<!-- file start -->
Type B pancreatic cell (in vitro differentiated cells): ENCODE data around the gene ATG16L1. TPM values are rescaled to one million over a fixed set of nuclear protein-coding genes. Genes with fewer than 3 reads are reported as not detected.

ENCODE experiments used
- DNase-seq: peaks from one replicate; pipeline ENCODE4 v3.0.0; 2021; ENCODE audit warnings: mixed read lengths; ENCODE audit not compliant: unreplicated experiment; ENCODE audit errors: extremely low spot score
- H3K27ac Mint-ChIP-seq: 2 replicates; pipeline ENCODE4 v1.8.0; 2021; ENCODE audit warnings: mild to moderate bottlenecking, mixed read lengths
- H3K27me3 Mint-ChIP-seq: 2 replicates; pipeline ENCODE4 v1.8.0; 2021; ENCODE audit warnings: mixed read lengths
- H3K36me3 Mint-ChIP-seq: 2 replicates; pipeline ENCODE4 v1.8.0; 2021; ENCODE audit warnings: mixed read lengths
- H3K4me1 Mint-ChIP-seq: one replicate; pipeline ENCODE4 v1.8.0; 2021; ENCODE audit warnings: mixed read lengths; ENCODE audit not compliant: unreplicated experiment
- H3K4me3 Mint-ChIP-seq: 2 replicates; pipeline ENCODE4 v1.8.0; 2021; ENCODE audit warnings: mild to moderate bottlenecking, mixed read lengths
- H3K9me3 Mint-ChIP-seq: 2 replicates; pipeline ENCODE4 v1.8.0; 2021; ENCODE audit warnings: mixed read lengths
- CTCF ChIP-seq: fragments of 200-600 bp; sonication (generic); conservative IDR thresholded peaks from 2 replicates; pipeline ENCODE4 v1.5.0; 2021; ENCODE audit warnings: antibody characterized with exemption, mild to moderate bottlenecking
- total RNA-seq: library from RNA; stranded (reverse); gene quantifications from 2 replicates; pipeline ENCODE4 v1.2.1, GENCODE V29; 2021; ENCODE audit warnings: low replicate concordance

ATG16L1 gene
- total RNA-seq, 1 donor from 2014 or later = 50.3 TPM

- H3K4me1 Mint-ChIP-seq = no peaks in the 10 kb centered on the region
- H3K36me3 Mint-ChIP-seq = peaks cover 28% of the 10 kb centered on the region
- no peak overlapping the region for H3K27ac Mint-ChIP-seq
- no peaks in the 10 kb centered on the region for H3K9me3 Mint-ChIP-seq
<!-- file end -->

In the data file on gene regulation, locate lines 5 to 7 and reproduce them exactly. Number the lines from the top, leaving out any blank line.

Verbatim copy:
- H3K27me3 Mint-ChIP-seq: 2 replicates; pipeline ENCODE4 v1.8.0; 2021; ENCODE audit warnings: mixed read lengths
- H3K36me3 Mint-ChIP-seq: 2 replicates; pipeline ENCODE4 v1.8.0; 2021; ENCODE audit warnings: mixed read lengths
- H3K4me1 Mint-ChIP-seq: one replicate; pipeline ENCODE4 v1.8.0; 2021; ENCODE audit warnings: mixed read lengths; ENCODE audit not compliant: unreplicated experiment